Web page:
The Microdose Journals: day 1

I’m writing this post on mushrooms. Well, mushroom. I just took one. I’m microdosing. The idea is that you take a small enough amount of a psychedelic (psilocybin or LSD generally) so that you can go about your day and function normally. It is a very interesting take on psychedelics, a less is more strategy. Rather than melting a hole in the fabric of reality like you do with a heroic dose the idea is to integrate the benefits of psilocybin in a way that is useful in everyday life.

I have been seeing a lot of chatter on the internet about microdosing recently, but the information seems blurry at best. As is often the case with internet articles it seems every blog post is just re-hashing some other article. So my plan here is to keep a journal of my microdosing experiment for a few weeks and share how it goes.


How do you microdose? In a nutshell you take the same small amount of mushrooms every four days. I like to just chew mine up with a bite of breakfast and wash it down with a glass of juice. No messing around brewing an extra pot of tea. So, one day on and then three days off. This is so that you don’t build up a tolerance to the mushrooms. The exact amount that you want to take will vary depending on your size and chemistry. I am pretty sensitive to all intoxicating substances in general so a very small cap or a large stem works great for me. I’m using Panaeolus Cinctulus, which I have heard a bit mild and mellow compared to other varieties.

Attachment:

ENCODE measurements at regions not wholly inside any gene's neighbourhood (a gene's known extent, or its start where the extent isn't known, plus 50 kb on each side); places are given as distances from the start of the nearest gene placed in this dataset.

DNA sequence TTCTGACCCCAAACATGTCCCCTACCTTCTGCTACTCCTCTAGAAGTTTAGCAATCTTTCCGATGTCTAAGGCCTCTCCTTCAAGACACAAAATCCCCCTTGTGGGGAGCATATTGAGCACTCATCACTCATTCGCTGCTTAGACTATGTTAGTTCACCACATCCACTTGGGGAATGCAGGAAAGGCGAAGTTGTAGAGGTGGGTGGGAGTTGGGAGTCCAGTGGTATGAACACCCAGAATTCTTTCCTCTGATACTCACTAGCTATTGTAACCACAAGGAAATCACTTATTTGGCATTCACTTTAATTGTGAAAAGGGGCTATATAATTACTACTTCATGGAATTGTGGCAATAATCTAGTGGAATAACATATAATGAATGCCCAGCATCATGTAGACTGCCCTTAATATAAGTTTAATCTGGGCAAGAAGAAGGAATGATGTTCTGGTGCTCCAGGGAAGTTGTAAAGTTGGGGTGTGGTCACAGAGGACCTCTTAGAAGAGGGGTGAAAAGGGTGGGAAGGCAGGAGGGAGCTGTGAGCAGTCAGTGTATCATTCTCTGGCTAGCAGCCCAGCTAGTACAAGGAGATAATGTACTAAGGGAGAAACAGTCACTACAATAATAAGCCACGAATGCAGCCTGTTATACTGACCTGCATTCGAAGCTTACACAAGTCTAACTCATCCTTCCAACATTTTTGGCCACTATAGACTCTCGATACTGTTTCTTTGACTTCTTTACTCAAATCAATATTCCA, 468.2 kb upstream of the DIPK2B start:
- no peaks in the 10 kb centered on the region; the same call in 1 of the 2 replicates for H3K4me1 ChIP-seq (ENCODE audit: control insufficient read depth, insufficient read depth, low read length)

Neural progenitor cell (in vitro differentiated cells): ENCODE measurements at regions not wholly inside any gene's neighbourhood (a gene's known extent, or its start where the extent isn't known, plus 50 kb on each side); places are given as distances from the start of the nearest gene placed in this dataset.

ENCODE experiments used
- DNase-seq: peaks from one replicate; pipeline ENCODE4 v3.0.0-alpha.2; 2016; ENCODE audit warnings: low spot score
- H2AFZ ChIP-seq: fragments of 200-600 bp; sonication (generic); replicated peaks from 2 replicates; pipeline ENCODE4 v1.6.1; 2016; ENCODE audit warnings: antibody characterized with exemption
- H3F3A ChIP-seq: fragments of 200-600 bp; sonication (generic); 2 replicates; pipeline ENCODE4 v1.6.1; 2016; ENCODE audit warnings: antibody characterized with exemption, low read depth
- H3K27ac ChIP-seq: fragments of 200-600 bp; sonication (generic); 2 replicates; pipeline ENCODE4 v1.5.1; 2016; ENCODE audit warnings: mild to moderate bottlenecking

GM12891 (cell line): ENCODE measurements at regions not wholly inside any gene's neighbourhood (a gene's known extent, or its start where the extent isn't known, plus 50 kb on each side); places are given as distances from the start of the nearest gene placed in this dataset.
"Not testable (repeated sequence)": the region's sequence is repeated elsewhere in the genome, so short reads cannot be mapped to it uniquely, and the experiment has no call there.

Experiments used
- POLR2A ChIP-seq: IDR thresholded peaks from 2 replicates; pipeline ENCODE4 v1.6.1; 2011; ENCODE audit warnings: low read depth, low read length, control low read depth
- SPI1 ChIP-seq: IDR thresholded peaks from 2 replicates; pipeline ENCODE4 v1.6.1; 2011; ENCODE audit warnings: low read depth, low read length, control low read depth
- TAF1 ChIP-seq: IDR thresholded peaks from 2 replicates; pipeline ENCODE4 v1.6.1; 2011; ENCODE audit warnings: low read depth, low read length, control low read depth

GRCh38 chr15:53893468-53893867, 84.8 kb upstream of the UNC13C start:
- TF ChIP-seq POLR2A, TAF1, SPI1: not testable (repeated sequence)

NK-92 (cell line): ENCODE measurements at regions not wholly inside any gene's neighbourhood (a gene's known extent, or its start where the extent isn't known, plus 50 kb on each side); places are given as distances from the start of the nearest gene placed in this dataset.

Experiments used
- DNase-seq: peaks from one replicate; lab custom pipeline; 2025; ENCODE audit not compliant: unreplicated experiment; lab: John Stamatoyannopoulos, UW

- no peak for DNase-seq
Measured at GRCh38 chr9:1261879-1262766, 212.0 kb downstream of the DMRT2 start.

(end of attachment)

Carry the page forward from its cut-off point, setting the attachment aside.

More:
For right now I have nothing to report! I am sitting here drinking my morning cup of coffee and getting some work done, it’s a typical morning. The point of this exercise is to document the effects of microdosing over the long term.

I tried microdosing for a few months last winter and really enjoyed it. I often struggle with the winter blues during the darker months here in the northwest. I think I have a touch of the Seasonal Affective Disorder. While taking microdoses of mushrooms I found the winter blues didn’t get to me at all. (I think this might be related to how sun light affects serotonin and I will explore that more in future posts.)

So if you are curious about the benefits, hows, whys, and whatnots of mushroom microdosing stay tuned!

Morning Meditation

A handful of Autumnal leaves scattered

(boring brown, pumpkin orange, rust aflame)

on the meditation table this morning.

A distraction from the usual meditation

thoughts: sleepy worries, hungry ghosts.


Oh, but I want to see

the world itself!

The flash of a trout tail

on the surface

Call of geese towards

an unbroken world

This heart once wise

as the stars

You are not bad at anything

Perhaps by now you have heard of the idea of “growth mindset”. It is the idea that your attitude towards facing challenges makes a huge difference in whether you will overcome the challenge or give up. I first started hearing about this a few years back in the context of education. The idea is simple: some children are taught that what matters is effort. In other words it doesn’t matter what grade you get, or whether you raise your hand and know the answer or not, what matters is that you try, and that you learn. From this perspective failure doesn’t really matter, it is a part of the process of learning.